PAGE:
Instantly it became a mouse and ran off, glad of the change. Now and then it would pause to dig up a tuber, or would sit up on its hind feet to look around on the new scenes that came into view.

"This is much more delightful than being a plant and always staying in one place and never seeing anything of the world," it said.

While traveling nimbly along in this manner, the mouse observed a strange white animal coming through the air toward it, which kept dropping down upon the ground, and after stopping to eat something, it would fly on again.

When it came near, the mouse saw that it was a great white owl. At the same moment the owl saw the mouse and swooped down upon it. Darting off, the mouse was fortunate enough to escape by running into a hole made by one of its kind, and the owl flew off.

After a while the mouse ventured to come out of its shelter, though its heart still beat painfully from its recent fright. "I will be an owl, and in that way be safe," thought the mouse, and with the wish it was changed into a beautiful white owl.

"Oh, this is fine!" he said. "It is glorious to fly through the air, and go up almost to the sky where I can look down on all the world. I'm glad that I was not content to stay always down in the dirt."

With slow, noiseless wing flaps the owl set off toward the north, pausing every now and then to catch and eat a mouse. After a long flight Sledge Island came in view and the owl thought it would go there. When far out at sea its untried wings became so tired that only with the greatest difficulty did it manage to reach the shore, where it perched upon a piece of driftwood that stood up in the sand.

In a short time it saw two fine-looking men pass along the shore, and the old feeling of discontent arose again. "Those men were talking in a better-sounding language than mine. They seemed to understand each other, and they laughed and were having a good time. I will be a man."

With a single flap of wing it stood upon the ground, where it changed immediately into a fine young man. But, of course, the feathers were gone and the Man had no clothing. Night came down upon the earth soon after, and the Man sat down with his back against the stick of wood on which, as an owl, he had perched, and slept till morning. He was awakened by the sun shining in his eyes, and upon arising, felt stiff and lame from the cold night air.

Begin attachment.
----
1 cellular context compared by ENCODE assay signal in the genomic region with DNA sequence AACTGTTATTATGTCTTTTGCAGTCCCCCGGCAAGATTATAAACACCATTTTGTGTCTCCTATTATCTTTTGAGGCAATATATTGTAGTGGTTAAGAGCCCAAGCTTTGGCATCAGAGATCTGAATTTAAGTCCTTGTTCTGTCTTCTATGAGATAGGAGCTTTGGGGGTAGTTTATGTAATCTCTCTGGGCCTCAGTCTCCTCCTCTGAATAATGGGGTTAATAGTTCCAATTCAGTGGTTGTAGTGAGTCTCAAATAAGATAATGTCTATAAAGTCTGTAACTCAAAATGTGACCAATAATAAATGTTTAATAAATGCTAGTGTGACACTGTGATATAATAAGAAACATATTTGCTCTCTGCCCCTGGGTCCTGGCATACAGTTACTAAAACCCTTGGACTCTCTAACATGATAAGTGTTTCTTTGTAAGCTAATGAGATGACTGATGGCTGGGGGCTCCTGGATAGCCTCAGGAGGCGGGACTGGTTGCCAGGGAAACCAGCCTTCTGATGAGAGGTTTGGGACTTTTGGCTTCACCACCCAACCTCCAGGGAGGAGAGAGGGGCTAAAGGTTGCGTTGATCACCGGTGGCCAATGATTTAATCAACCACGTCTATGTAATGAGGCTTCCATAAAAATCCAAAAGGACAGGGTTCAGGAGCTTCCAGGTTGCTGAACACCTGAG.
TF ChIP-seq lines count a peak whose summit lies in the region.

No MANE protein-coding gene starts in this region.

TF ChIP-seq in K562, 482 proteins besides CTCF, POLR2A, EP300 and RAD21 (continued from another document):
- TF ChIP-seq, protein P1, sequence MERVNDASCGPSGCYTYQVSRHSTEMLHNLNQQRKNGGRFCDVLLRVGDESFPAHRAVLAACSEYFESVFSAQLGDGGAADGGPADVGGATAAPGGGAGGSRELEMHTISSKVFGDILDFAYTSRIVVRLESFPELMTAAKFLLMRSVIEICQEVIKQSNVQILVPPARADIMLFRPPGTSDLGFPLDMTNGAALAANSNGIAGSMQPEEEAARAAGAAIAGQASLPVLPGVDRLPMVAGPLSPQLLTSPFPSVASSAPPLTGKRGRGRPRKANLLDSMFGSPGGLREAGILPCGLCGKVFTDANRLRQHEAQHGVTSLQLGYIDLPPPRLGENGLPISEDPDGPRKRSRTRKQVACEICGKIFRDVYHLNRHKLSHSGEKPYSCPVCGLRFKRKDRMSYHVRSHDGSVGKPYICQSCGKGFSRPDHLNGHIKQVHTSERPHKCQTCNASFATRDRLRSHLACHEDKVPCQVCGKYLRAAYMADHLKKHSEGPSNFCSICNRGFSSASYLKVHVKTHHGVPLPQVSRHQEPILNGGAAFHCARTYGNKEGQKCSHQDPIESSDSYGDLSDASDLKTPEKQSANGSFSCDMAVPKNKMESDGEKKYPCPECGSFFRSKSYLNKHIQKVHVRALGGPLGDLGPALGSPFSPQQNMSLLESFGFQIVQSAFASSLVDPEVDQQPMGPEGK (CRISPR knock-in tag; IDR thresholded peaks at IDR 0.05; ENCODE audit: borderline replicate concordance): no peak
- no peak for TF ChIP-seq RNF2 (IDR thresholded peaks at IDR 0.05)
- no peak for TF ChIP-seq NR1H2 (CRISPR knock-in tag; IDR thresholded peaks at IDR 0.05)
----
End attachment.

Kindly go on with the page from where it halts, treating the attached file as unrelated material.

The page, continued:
He found some of the same grass which he had once been, and braided it into a kind of mantle which kept out a little of the cold. Seeing a reindeer grazing, he felt a sudden desire to kill it and eat its flesh. He crept close on his hands and knees, and, springing forward, seized it by the horns and broke its neck with a single effort.

He felt all over its body and found that its skin formed a covering through which he could not push his fingers. For a long time he tried to think how to remove the skin, and finally noticed a stone with a sharp edge with which he managed to cut through the hide. Then he quickly stripped the animal with his hands, and tore out a piece of flesh which he tried to swallow as he had swallowed mice when he was an owl. He found that he could not do this easily, so he tore off small bits and ground them with his teeth.

He had already discovered that by striking two stones together they grew warm and felt good to his cold hands. So now he struck them together until sparks came with which he lighted some dry weeds and brush and had a fire to cook his meat and to warm himself.

The next morning he killed another reindeer and the day following two more and wrapped himself in their skins from head to foot, with the raw side next his own flesh, as the animals had worn them. The skins soon dried on him and became like a part of his body.